by Bruce Wilson
Looking at the state of psychotherapy today, one might be forgiven for thinking that it’s always been about talking, analysis, and cognition. Psychoanalysis is focused on…well…analysis—examination, interpretation, and explanation with words upon words upon words, but it wasn’t always that way.
Before there was psychoanalysis, there was “cathartic therapy.” Freud and Breuer experimented with catharsis after being influenced by German philosopher, Jakob Bernays, who advocated Aristotelian catharsis in medical treatment. They called it abreaction — “to react away or to react off…. the act of giving vent in speech and action to repressed experiences, and thereby disburdening one’s self of their unconscious influences.”
Even in those early years, one can see the bias towards talk therapy rather than connected feelings. In Studies on Hysteria, Freud and Breuer write, “language serves as a substitute for action; by its help, an affect can be ‘abreacted’ almost as effectively.” Eventually, psychoanalysis abandoned catharsis. The expression of feelings was never a central theme in analysis; at most, it was considered as a tool to loosen “strangulated affect” and facilitate analysis and it was usually done under hypnosis.
The “discharge” theme is also evident in the work of French psychiatrist, Pierre Janet (1859-1947), who used the colourful name of “mental liquidation” for abreaction. Janet regarded neurosis somewhat like an electrical capacitor—traumatic memories were stored as “mental energy” or “psychological tension” and abreaction was the means to release it. Several other European physicians used catharsis in the late 19th and early 20th centuries, either with or without hypnosis, and some achieved significant success. Dutch physician, Andries Hoek (1807-1885) reports the use of catharsis on a psychotic patient who was terribly tramatized by repeated childhood abuse, including rape, and by the death of her ex-fiancé, who killed himself after she broke off the engagment. Over an 11-month period of daily sessions, his patient achieved sanity. Most remarkable was that Hoek allowed his patient to take an active role in treatment and guide its course. This in itself may have been the reason why his patient got better. Having a sympathetic witness can do wonders to help someone heal, although it is not enough.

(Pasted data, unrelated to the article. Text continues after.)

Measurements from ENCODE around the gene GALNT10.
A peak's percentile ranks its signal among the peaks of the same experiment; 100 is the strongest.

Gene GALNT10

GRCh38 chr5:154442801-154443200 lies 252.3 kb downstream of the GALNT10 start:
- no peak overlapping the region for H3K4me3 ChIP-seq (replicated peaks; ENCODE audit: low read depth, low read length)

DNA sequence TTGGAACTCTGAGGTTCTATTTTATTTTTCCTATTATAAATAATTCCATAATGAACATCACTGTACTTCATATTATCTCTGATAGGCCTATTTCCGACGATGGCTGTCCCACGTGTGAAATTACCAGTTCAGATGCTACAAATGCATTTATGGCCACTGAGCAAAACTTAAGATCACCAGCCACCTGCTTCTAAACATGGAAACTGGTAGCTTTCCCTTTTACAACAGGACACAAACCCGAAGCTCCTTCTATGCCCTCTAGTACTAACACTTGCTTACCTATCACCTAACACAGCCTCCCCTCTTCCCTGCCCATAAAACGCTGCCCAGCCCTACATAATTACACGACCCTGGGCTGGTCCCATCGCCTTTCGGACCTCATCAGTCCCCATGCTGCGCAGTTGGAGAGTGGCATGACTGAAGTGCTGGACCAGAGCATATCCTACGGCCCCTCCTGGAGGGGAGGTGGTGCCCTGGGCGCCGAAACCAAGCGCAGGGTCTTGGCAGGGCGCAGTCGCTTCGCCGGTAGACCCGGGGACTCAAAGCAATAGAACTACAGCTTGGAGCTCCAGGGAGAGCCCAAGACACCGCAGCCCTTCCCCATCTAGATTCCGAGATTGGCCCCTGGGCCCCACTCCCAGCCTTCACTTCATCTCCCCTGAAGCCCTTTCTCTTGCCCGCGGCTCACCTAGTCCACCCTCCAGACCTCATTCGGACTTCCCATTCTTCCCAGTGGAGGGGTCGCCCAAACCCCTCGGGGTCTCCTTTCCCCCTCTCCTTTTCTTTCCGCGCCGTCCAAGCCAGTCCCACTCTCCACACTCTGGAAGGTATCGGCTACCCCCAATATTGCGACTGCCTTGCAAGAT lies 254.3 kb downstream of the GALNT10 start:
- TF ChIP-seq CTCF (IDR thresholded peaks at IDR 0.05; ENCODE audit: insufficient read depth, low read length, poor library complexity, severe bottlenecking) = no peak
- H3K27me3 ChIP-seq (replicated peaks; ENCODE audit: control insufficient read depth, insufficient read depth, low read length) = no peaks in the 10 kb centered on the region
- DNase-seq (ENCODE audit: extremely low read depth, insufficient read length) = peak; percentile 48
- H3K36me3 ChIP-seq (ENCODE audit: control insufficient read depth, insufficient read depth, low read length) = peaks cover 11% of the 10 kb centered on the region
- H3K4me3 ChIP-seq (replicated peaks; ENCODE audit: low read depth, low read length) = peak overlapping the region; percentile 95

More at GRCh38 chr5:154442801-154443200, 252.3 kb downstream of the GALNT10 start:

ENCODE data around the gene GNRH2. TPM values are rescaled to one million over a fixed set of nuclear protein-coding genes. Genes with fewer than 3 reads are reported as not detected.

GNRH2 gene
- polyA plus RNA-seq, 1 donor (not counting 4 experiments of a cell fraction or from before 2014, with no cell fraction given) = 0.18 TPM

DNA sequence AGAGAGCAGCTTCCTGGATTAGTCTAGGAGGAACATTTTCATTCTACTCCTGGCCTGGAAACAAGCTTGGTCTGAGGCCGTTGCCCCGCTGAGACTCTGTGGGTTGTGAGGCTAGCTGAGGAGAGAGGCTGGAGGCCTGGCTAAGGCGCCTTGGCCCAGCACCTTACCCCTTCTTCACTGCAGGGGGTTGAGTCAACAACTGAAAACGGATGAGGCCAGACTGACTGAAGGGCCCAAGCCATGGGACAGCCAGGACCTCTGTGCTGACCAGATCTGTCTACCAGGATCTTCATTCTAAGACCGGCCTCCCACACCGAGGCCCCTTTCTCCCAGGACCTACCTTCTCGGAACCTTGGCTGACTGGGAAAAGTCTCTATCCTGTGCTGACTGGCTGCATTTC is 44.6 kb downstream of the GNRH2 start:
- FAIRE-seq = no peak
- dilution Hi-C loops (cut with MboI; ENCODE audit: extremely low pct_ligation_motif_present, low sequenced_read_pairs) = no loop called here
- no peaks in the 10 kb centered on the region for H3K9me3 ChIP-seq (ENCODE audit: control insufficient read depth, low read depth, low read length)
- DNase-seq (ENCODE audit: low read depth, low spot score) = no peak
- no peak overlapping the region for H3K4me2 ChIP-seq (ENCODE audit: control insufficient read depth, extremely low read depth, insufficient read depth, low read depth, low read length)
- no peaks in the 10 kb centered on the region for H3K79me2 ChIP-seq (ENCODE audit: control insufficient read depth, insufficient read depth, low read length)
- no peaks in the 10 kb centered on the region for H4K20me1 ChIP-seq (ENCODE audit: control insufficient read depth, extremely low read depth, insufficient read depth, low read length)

Abreaction was used by several 20th Century psychologists, especially for traumatized soldiers in the two World Wars, however, the purgation aspect increasingly came to dominate. Although the emphasis had originally been on reliving the traumatic memory, as we see in primal therapy, therapists encouraged emotional venting as a way to clear the decks for what they regarded as the real work: talk therapy. The focus shifted toward controlling emotions rather than finding resolution through their expression. Ernst Simmel, a German medical officer in WWII, regarded catharsis as an opportunity for the soldier to “master his emotions intellectually.”
After the war, emotional expression in psychotherapy became more mechanized and increasingly detached from the patient’s inner being. Psychodrama treated feelings as a sort of stage play that one could act out. (Don’t neurotics have enough acting out?) Reich had his patients access “simulated” feelings through a bizarre process he called vegetotherapy, in which: